If you dig Mick
<and who doesn't???> Mickey Spillane as Mike Hammer
"Don't smile. I don't like people who smile like that." This record, an artifact of Mickey Spillane's high summer of popularity as the people's hard-boiled novelist, is full of such lines. It contains an "original story written and told by Mickey Spillane with Betty Ackerman."
Everything about this record and Spillane's work has been parodied over and over. His own writing was a kind a parody or cartoon version of the hard boiled novel - and suitably, Spillane wrote cartoon stories before he did his first novel.
This item presents Spillane's approach boiled down to its essence. A woman in distress - the record starts off with the sound of her being slapped. (Being entertained by the repellent has since been taken to ridiculous extremes in popular culture.) A white knight, here Spillane's Mike Hammer character (voiced by the author himself), intercedes. The woman falls in love with Hammer. Hammer kills the bad guy. This all happens in two acts lasting a total of 13 minutes, accompanied by bongos.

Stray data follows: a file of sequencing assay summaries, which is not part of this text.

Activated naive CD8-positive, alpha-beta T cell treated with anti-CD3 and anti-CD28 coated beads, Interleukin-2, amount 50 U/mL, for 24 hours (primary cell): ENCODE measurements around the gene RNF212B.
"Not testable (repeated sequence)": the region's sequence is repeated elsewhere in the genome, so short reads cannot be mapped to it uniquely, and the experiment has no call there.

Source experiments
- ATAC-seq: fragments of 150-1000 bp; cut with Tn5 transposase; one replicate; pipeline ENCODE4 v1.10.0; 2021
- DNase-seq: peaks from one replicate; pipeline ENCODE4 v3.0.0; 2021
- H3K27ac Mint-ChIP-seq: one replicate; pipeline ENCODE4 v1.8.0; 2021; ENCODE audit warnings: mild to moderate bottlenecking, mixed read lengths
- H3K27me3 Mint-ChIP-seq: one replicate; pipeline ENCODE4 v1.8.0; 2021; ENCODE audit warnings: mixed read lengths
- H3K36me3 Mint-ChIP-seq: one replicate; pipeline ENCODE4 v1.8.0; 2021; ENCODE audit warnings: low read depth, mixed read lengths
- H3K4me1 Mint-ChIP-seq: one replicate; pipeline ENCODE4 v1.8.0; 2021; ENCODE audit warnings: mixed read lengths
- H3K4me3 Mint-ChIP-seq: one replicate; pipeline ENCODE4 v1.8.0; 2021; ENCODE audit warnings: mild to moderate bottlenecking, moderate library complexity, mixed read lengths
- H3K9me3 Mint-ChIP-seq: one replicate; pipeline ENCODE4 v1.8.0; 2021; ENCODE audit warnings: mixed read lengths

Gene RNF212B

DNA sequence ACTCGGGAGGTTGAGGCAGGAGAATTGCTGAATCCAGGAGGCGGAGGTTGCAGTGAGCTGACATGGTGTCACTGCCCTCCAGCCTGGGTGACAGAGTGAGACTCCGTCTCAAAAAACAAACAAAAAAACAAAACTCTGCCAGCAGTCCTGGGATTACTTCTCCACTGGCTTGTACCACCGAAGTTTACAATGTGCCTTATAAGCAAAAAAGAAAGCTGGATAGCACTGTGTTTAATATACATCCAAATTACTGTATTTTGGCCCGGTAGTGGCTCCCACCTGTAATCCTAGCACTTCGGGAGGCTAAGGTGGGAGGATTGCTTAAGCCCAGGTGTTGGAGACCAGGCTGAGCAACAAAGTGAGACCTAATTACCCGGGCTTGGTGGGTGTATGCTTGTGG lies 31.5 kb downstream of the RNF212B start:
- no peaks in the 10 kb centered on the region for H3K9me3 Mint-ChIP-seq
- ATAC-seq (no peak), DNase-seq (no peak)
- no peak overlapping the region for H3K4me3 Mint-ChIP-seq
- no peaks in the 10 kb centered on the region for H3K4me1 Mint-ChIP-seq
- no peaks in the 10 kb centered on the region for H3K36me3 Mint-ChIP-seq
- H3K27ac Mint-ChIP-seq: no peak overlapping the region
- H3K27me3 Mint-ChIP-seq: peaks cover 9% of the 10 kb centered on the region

The flip side of the record contains four musical numbers. First is a portrait in sound of Velda (the women in distress, later Mike's secretary). Next is something called "The Woman" (not sure how she differs from Velda). Then there is "Oh, Mike!," which the cover vaguely describes as "the passion that Spillane has so well expressed in the seven Mike Hammer books." And finally the Mike Hammer Theme.
The music is by Stan Purdy. The cover says that Spillane discovered him in "The Rendezvous" in Carlstadt, New Jersey. I haven't been able to trace Purdy's later pursuits, so maybe he returned to the Rendezvous. The music isn't bad, actually, and there are strings and things, so funds were spent.
I wish they had expended a few more bucks on the cover, which G. R. Wilson appears to have executed with Crayolas. A better choice would have been the artist whom Signet used to do Spillane's book covers, helpfully depicted on the back of the record. You can see some of those book covers here.
The record is from 1954 and appears to be the first (only?) issue on V Records.
<hollar at me in an email if interested as the link here appears dead>